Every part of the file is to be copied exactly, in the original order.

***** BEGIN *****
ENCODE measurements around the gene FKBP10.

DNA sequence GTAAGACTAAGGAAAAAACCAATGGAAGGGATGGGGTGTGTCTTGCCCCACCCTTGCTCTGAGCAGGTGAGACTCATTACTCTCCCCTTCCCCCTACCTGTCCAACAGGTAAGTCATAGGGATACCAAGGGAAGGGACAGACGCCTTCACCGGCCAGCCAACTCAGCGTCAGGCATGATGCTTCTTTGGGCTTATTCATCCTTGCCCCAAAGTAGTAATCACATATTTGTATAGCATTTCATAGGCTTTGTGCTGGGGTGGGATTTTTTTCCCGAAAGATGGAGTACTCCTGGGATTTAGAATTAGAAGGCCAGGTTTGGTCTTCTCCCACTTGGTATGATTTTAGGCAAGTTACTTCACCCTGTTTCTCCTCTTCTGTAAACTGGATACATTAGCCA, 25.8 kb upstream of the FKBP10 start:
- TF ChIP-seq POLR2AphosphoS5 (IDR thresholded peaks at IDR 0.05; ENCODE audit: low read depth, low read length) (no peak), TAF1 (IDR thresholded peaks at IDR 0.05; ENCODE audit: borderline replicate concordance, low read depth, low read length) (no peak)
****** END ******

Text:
ENCODE measurements around the gene FKBP10.

DNA sequence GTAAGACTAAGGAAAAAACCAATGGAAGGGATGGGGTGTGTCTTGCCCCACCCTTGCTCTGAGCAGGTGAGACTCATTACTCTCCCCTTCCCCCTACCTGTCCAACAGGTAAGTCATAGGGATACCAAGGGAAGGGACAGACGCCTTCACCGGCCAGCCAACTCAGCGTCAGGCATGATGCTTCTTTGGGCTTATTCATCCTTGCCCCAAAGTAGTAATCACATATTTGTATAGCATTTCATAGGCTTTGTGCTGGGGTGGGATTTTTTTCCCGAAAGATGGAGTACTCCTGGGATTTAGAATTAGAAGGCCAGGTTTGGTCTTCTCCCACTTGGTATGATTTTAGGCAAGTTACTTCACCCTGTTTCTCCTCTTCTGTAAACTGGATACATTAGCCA, 25.8 kb upstream of the FKBP10 start:
- TF ChIP-seq POLR2AphosphoS5 (IDR thresholded peaks at IDR 0.05; ENCODE audit: low read depth, low read length) (no peak), TAF1 (IDR thresholded peaks at IDR 0.05; ENCODE audit: borderline replicate concordance, low read depth, low read length) (no peak)